Gyles Brandreth: ‘I discovered the source of who I am’

The author and broadcaster opens up about the memoir he never thought he'd write on the latest episode of the Penguin Podcast.

Gyles Brandreth, leaning on a table with his head resting in his hands, seen against a backdrop of colourful paper windmills.
Writer, entertainer and former MP Gyles Brandreth

Author, broadcaster, former MP and entertainer Gyles Brandreth published his first book 50 years ago. Since then, he’s written 26 more, on subjects ranging from lexicography to the Queen and Prince Philip. What he never expected to write, however, was a memoir of the first years of his life – but the pandemic encouraged him to think differently.

Speaking to Nihal Arthanayake on the Penguin Podcast, Brandreth said he had no desire to “delve deeply into [himself]”, but the onset of lockdown last year – and the blanket cancellation of his own touring show as well as one with Dame Judi Dench in the West End – sparked an idea of writing his own story.

‘What I discovered writing this book was the source of who I am’

His wife, Brandreth says, was initially sceptical, but when the pair started talking about his earliest memories it became apparent that Brandreth’s life was too extraordinary not to be written about. “I told her that my first memory was probably watching the coronation on television, standing close to the screen and my sisters telling me to get out of the way,” he explained. “Oh, that’s marvellous!” his wife replied, “First paragraph and we’ve got you and the Queen nose to nose.”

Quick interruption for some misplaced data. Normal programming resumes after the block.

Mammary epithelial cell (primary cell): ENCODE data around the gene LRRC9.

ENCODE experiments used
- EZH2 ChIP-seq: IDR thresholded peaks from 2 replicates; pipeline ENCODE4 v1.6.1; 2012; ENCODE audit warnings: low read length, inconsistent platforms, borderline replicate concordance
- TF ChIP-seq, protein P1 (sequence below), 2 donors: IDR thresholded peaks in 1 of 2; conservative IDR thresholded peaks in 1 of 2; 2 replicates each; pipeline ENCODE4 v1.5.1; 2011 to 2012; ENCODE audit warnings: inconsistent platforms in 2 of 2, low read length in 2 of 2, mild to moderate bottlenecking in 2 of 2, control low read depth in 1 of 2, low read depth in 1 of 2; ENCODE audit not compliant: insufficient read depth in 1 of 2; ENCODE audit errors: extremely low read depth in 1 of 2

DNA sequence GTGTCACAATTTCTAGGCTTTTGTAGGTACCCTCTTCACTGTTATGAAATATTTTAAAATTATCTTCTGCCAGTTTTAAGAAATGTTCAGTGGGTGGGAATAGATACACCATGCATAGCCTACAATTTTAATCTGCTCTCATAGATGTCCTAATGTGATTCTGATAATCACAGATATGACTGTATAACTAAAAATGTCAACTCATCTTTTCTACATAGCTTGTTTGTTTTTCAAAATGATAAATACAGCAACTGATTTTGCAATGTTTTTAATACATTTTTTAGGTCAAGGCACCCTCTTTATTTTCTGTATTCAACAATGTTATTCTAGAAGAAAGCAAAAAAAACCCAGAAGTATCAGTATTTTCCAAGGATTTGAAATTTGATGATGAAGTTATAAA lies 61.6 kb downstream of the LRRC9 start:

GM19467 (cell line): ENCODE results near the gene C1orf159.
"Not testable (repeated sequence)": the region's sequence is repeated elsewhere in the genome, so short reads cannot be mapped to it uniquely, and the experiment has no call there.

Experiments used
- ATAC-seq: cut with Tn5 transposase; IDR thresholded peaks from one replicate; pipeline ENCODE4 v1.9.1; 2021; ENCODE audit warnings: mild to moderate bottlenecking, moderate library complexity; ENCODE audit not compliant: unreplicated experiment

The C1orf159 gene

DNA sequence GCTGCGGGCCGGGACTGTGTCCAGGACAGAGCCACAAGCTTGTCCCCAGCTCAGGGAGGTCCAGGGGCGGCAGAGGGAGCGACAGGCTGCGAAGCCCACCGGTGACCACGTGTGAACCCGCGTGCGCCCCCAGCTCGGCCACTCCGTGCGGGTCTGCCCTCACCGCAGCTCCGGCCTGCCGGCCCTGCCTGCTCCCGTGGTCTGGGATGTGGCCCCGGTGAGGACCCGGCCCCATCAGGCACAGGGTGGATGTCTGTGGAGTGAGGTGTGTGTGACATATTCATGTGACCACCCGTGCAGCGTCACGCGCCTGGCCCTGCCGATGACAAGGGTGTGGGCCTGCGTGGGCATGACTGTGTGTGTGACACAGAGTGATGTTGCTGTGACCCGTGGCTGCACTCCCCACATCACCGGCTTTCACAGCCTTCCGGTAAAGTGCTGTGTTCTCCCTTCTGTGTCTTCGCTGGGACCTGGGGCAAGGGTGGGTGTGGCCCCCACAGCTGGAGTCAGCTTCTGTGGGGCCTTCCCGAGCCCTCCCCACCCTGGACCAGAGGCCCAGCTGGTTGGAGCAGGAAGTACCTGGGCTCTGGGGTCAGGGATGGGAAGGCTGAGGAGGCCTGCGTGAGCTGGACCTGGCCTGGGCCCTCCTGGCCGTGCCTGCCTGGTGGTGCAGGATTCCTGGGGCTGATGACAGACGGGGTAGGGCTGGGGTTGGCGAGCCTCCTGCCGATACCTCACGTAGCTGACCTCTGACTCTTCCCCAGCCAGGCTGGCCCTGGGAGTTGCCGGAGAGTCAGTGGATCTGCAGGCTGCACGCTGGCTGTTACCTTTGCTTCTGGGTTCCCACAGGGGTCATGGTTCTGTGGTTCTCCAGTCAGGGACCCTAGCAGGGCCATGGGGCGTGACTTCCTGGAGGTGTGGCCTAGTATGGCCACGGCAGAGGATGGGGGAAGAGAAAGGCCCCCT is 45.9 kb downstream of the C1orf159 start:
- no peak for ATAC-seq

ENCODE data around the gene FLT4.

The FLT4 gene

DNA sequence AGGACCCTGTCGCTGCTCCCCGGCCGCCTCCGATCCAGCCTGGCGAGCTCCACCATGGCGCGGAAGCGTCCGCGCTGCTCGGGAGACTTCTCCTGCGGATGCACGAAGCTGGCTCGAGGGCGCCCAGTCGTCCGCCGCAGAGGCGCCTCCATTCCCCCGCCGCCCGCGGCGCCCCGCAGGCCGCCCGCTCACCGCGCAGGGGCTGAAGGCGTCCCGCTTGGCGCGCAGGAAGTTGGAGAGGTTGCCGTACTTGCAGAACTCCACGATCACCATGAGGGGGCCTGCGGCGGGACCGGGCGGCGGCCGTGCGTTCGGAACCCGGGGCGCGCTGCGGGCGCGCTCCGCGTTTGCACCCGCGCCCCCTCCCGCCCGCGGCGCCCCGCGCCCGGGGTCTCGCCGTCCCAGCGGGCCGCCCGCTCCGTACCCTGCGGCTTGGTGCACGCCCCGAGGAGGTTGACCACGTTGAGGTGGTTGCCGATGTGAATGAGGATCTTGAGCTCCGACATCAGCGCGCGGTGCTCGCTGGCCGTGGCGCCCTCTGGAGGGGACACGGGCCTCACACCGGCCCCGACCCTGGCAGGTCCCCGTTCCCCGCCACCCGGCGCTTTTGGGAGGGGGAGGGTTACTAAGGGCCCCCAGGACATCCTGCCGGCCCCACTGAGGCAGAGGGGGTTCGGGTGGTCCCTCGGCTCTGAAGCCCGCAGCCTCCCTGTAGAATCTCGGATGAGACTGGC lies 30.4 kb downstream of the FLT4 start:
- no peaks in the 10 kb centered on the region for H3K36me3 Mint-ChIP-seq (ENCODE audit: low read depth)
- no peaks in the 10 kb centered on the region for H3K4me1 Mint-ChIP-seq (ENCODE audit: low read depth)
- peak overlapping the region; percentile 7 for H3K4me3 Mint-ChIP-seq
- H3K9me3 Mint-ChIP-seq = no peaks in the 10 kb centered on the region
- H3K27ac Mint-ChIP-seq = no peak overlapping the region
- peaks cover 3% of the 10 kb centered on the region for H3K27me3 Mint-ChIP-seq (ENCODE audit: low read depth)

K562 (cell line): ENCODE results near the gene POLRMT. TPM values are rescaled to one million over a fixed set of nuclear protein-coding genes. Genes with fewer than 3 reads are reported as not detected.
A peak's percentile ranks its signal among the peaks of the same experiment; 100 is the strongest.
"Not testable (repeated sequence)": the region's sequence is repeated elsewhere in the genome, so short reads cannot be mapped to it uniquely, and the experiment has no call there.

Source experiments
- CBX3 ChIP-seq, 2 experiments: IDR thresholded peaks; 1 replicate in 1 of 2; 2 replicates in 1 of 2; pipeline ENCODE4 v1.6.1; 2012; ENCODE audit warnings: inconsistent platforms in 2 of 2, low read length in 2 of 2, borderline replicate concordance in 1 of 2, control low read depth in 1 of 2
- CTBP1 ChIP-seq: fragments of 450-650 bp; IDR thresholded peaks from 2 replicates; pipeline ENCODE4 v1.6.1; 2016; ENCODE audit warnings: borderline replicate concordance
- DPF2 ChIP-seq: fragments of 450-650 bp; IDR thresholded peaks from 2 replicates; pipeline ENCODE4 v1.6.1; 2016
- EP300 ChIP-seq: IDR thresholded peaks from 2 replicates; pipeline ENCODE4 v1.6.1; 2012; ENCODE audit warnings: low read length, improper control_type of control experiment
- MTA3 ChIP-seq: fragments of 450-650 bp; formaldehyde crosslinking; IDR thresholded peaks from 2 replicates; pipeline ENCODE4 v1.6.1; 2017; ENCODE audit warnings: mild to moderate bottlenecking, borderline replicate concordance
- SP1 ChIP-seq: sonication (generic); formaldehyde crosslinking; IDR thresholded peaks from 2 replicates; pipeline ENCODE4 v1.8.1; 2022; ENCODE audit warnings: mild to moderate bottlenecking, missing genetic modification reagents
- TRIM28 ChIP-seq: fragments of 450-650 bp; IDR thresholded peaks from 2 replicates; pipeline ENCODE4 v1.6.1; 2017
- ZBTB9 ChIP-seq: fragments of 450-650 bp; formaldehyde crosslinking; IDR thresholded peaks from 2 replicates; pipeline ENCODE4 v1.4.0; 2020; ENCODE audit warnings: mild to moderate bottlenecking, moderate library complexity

But Brandreth insists that the memoir wasn’t going to be about name-dropping, but an attempt to work out “why you are who you are”. Odd Boy Out, he says, “is a book that is relevant, I hope, to anyone. Who's made you the person you are? What formed you? And what I discovered writing this book was the source of who I am... I am formed by my heritage, by my parent's expectation of me and by my childhood.”

Listen to Gyles Brandreth on the Penguin Podcast

He goes on to explain that “what I've discovered at the end of this book is that the life I've lived from the age of 21 is really the life I grew up into before the age of 21, so it's a childhood memoir... It’s ended up being a letter of thanks, and in some ways apology, to my parents, and to my father in particular.”

Brandreth’s conversation on the Penguin Podcast was as wide-reaching as his career, touching on the ancestor who invented a Victorian hair-loss remedy, his enormous teddy bear collection and his appreciation of the British stiff upper-lip.

Listen to the full conversation, and subscribe for future episodes, here.

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